MEG NIEDERHOFER: Protect our trees

Published: Thursday, January 17, 2008 at 6:01 a.m.
Last Modified: Wednesday, January 16, 2008 at 4:45 p.m.

President John F. Kennedy used to tell the story about the gardener who objected to planting a tree because it would take 100 years to reach maturity. "In that case," came the response, "there is no time to lose! Plant it this afternoon!"

Friday is Florida's Arbor Day, a good time to consider the ways trees affect our lives, and the ways we affect theirs.

In school we learn that humans exhale the carbon dioxide plants use during photosynthesis, eventually yielding food, fibers and lumber. We learn also that the end-product of photosynthesis is the oxygen essential for human life. All life is linked by this cycle.

Gainesville's urban forest provides financial benefits as well. UF's School of Forest Resources and Conservation recently calculated the collective savings in electricity costs for people in single-family residences at $1,207,500 annually.

Trees do much to balance the human impact on climate. The U.S. Department of Agriculture found the uptake of air-polluting nitrogen oxides by one mature tree is roughly equivalent to the output of a typical car driven 3,600 miles. The same tree removes approximately 330 pounds of carbon dioxide from the atmosphere through direct sequestration in the tree's wood and reduced power plant emissions due to cooling.

A healthy 30-inch diameter tree removes 70 times more air pollution per year than a 3-inch tree, so protecting Gainesville's large trees is very important!

Gainesville's Land Development Code recognizes trees larger than 20 inches in diameter as "Heritage Trees." Laurel and water oaks, loblolly pines and sweetgums don't qualify until 30 inches because they are numerous, grow quickly and develop structural problems when comparatively young. We most want to protect the strong species of oak, magnolia, elm, maple, longleaf and spruce pine, hickory, tupelo and persimmon that would naturally make up a mature forest in our area.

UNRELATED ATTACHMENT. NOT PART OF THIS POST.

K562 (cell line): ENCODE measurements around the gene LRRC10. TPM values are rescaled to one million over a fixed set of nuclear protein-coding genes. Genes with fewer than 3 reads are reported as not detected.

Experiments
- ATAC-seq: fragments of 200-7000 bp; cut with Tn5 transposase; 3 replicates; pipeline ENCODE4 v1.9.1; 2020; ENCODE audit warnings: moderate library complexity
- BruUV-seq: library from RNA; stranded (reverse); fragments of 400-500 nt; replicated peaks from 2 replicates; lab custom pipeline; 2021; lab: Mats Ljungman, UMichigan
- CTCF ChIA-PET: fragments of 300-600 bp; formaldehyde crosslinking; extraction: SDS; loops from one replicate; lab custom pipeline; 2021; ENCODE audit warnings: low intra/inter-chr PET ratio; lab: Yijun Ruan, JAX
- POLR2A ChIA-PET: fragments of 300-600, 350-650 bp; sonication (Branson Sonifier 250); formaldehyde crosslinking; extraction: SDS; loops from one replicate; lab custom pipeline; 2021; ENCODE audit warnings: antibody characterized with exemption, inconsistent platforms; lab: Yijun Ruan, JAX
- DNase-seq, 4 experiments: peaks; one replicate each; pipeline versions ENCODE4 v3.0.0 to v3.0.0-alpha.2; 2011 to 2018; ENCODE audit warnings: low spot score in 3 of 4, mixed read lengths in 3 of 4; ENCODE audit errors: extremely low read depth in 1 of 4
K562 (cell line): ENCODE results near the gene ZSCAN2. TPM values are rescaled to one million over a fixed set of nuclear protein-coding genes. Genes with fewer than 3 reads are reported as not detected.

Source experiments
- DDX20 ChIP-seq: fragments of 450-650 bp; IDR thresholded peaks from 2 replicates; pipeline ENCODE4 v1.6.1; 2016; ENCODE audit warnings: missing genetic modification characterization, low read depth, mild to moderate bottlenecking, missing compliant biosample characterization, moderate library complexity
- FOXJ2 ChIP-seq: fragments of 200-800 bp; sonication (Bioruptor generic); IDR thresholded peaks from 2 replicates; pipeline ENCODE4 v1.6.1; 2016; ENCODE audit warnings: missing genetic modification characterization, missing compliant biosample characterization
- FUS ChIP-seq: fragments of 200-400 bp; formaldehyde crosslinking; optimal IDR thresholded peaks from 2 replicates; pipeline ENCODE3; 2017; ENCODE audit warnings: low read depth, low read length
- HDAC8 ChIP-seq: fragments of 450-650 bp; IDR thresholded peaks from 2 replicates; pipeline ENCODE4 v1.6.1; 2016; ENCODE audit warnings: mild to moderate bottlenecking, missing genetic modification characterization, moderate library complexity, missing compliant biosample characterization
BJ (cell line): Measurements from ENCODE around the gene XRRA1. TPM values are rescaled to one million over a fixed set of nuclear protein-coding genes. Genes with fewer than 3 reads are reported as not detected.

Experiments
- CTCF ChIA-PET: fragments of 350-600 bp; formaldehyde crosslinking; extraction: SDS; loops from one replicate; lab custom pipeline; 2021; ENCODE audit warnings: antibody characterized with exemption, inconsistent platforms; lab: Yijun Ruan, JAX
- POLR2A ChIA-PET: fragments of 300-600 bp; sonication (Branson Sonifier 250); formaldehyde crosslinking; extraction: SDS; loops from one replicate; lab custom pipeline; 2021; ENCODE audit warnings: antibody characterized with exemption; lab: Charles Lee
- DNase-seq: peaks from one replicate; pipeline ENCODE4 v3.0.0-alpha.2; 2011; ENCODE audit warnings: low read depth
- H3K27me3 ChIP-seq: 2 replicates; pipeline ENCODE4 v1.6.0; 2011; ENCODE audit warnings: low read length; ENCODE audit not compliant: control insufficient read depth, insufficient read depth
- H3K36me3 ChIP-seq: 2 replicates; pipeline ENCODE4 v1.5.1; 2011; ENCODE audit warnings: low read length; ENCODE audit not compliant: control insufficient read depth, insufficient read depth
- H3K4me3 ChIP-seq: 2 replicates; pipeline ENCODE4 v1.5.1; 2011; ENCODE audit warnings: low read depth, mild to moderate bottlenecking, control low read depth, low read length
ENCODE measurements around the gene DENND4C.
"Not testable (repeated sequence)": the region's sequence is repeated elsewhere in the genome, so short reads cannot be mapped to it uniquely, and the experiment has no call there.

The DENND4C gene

The result of our efforts is evident when you fly into the Gainesville airport. Our town appears almost totally sheltered by trees. From the air other Florida cities present a stark contrast because few trees were saved during development.

Citizens elsewhere realize the loss of trees has been a huge mistake. Initiatives for change have been undertaken in Polk and Escambia counties and in Orlando, Ocala, Lakeland and Leesburg. Losses sustained during recent hurricanes provided incentive.

Despite the fact that Gainesville has many more trees, a smaller number failed during the fall of 2004 when we were hit by Hurricanes Frances and Jeanne. The high canopy provided buffering by keeping winds at tree-top level rather than allowing them to sweep along the ground, swirling upward when blocked by buildings to catch on overhangs, damage roofs and drop carried objects. Our roads became passable and our cleanup was completed more quickly than in other cities.

Everyone should check the trees around their homes annually to confirm their structural stability. Information on how to make this assessment is available online and through the Florida Cooperative Extension Service.

On Arbor Day, it's good to think about the connections between trees and people. They sustain us and in cities they rely on us to sustain them.

This year Arbor Day falls when Alachua County schools are not in session, so children can join in the celebration. At 9 a.m., the "Modern Day Johnny Apple Seed" (Tim Womick from North Carolina) will present a special performance at Morningside Nature Center (3540 E University Ave.). He will speak again at 11:45 a.m. in Green Tree Park (2101 NW 39th Ave.) at the City Beautification Board's annual community celebration.

Of course, the best way of keeping this holiday and assuring the continuation of our urban forest is to celebrate in the most basic way of all - by planting a tree in a location where it can grow to full maturity.

Meg Niederhofer is Gainesville's city arborist.

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